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More killies!


VickiPS
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I tried for a week or so, but couldn't resist getting a trio of killies from the lfs -- A. gardneri. They are soooo pretty and cute. The shop has had a dozen in one of the tanks for a few weeks -- $4.70 each. I've read back through the advice and information in previous threads, and have set up a 22l tank with what I had on hand. Black gravel substrate, some silk plants, a couple of small hideys, several bunches of elodea and a ball of java moss. I used a mature small sponge filter, but no heater. I've put an opaque cover on the tank, and some backing. Our water has high pH (around 7.8 usually) so I added PH Down and blackwater extract to bring it down to neutral. Do these guys like a peat substrate? I didn't have a chance to go hunting today, but will look for some tomorrow if that's what they need. They've been rootling aroung the bottom flipping over the few bits of plant material there, so I'm guessing that peat would be a good thing to add. Any further advice would be much appreciated :)

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Well done Vicki! :eadshake: You don't really need peat for gardneri. All you have to do is to make couple of spawning mops. Do you know where did the shop get their gardneri from? There are a few locations of gardneri out there, it would be interesting to find out what you have.

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Far as I know, these came from Bay Fish :eadshake: They look to be the "steel blue" type gardneri. However, there were others in the same tank that were a lighter gold base colour, rather than steel blue/grey, but shape, fins and general markings looked the same. Should I put spawning mop into the tank as well as the java moss ball?

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Yay. Coool! :blush:

I love these fish and that is a great price from a LFS. Did you get a location code with them? If not, it would be worth your while asking the shop if they know it. Failing that, try and find out where they got them from (which wholesaler or breeder) and I can probably work it out :eadshake:.

Your setup sounds good for them. Just make sure there are no gaps at all in the cover : Not even a pencil width gap. Callatya can attest to the importance :giggle:.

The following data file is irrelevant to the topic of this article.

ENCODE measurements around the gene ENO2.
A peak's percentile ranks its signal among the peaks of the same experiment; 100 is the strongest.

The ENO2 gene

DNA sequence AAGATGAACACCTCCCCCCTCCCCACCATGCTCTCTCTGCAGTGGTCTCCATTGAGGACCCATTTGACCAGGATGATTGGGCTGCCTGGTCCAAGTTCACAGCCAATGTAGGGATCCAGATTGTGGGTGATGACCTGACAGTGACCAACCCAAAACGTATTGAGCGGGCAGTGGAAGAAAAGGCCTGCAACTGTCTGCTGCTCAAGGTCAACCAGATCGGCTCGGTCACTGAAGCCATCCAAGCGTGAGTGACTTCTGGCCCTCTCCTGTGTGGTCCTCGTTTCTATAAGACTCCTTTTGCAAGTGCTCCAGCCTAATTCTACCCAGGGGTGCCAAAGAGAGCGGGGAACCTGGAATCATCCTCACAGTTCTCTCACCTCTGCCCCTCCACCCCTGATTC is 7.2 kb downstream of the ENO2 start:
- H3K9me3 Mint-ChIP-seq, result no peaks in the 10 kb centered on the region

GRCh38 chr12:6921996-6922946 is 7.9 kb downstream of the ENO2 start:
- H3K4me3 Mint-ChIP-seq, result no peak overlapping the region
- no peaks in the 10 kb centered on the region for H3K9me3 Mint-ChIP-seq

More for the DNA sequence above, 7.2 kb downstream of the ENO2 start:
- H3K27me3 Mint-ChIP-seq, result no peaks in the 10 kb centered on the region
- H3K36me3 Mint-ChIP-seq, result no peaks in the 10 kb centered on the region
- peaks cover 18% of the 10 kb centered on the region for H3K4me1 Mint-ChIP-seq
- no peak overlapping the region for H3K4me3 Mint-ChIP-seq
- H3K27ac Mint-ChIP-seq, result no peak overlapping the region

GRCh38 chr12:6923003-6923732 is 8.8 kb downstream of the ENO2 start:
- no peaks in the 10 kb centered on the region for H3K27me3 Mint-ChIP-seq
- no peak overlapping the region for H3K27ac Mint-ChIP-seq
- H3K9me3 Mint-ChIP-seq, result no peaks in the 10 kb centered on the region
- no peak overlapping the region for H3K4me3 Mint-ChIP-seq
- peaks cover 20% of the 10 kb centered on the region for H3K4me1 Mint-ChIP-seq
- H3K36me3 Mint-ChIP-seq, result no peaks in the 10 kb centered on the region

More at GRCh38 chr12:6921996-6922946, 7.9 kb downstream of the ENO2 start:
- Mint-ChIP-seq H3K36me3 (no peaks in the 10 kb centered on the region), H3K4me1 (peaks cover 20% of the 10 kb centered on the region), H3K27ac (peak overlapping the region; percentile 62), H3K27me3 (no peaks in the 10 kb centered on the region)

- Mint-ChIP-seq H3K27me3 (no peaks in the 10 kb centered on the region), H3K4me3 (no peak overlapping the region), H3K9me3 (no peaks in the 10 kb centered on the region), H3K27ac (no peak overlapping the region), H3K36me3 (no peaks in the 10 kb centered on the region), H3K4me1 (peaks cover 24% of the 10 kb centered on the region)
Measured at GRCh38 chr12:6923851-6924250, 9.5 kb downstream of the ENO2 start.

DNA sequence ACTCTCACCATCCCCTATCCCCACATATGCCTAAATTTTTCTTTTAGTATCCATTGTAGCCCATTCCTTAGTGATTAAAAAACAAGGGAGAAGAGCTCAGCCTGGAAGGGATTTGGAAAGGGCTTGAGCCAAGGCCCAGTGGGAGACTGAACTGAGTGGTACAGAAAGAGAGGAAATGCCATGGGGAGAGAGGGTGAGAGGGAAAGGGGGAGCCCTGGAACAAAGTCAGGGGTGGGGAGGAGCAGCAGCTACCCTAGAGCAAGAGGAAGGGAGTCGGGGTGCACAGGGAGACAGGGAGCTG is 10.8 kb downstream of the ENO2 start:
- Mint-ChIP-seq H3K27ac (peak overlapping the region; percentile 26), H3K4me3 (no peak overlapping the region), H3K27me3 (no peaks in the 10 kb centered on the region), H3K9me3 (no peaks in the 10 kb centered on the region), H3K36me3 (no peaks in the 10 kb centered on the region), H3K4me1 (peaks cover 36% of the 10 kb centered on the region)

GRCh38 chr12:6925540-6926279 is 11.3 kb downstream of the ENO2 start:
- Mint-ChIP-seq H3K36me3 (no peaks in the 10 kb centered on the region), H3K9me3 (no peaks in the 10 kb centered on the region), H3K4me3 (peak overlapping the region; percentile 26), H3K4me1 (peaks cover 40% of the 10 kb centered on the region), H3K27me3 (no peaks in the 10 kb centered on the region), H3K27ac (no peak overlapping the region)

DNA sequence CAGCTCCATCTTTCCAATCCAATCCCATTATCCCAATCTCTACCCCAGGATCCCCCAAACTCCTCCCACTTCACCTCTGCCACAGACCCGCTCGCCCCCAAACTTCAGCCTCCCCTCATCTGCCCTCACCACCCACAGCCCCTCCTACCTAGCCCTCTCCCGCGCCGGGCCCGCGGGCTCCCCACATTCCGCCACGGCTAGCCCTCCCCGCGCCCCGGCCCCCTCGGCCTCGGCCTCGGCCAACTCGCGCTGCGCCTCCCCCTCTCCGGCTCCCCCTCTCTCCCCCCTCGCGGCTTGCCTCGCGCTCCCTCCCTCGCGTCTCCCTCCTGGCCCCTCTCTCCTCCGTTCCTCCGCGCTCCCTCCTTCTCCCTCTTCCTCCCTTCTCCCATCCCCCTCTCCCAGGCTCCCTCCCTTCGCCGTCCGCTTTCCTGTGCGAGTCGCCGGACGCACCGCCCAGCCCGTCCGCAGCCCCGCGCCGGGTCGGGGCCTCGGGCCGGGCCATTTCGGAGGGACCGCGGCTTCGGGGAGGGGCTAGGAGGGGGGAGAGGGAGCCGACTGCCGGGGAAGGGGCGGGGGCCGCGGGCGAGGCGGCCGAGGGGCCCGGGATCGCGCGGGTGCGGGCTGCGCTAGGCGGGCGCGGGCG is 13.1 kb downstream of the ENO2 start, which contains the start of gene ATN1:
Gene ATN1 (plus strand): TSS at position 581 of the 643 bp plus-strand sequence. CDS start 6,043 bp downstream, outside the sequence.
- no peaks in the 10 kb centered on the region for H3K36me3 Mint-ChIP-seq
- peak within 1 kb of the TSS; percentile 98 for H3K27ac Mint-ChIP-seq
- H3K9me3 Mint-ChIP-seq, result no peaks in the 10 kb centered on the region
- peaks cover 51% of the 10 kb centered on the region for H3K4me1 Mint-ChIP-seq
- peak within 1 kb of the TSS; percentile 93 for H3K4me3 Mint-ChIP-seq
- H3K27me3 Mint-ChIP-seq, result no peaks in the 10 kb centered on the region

You could add a few floating spawning mops if you want to collect some eggs a little easier. You don't need to add a peat substrate, they'll be perfectly fine as is and gravel bottom tanks are much easier to clean.

I wouldn't worry about reducing the pH too far. I keep them under 7.0 only because my water tends to head that way by itself. I'm always fighting a battle to raise it. 7.2, 7.4 is ideal but they are very tolerent IME.

Good luck with them and post some pics if you can. Here is one of mine :

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Dean

[ha, you beat me to it]

Edited by namezmud
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great stuff Vicki I would only furnish the tank with spawning mops, probably a combination of floating and bottom because these guys can be "switch" spawners. That makes finding eggs a much more simple task. The eggs are easily seen in the mops and can be handled without fear of damage. Water incubated is OK and the fry will hatch between 14 - 21 days, depending on temperature. Alternatively, you can collect eggs for a week or more and incubate them on damp peat for up to a month and hatch all together. Good luck Keith

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Ditto to what the other guys saying :D

Here are a few photos of my gardneri -past and present:

gardneri N'sukka (don't have this anymore)

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gardneri nigerianum (don't have these anymore, but I sent some to Turkey 5 years ago and they still have them over there!!!)

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gardneri Akure Blue

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I also currently have Akure, Jos Plateau and Golden but do not have photos of these yet.

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great stuff Vicki

I would only furnish the tank with spawning mops, probably a combination of floating and bottom because these guys can be "switch" spawners. That makes finding eggs a much more simple task.

The eggs are easily seen in the mops and can be handled without fear of damage. Water incubated is OK and the fry will hatch between 14 - 21 days, depending on temperature. Alternatively, you can collect eggs for a week or more and incubate them on damp peat for up to a month and hatch all together.

Good luck

Keith

<{POST_SNAPBACK}>

Yeah it depends what you want to achieve with them (and how much effort you want to put in). To maximise breeding I agree with Keith the best option is a bare tank with a few top and bottom yarn mops. This will allow you to pick the most number of eggs. If you are not so fussed about breeding large numbers you can stick with your current tank. Some fry should manage to survive, atleast perpetuating the species or you can pick the few eggs that do get laid on the mops or in the moss. I tend to keep both setups. Some in a small planted tank that are nice to look at and others in proper breeding setups. At the moment I have a number of large old gardneri that have past their breeding prime living out their days happily in a planted 18inch cube.

Dean

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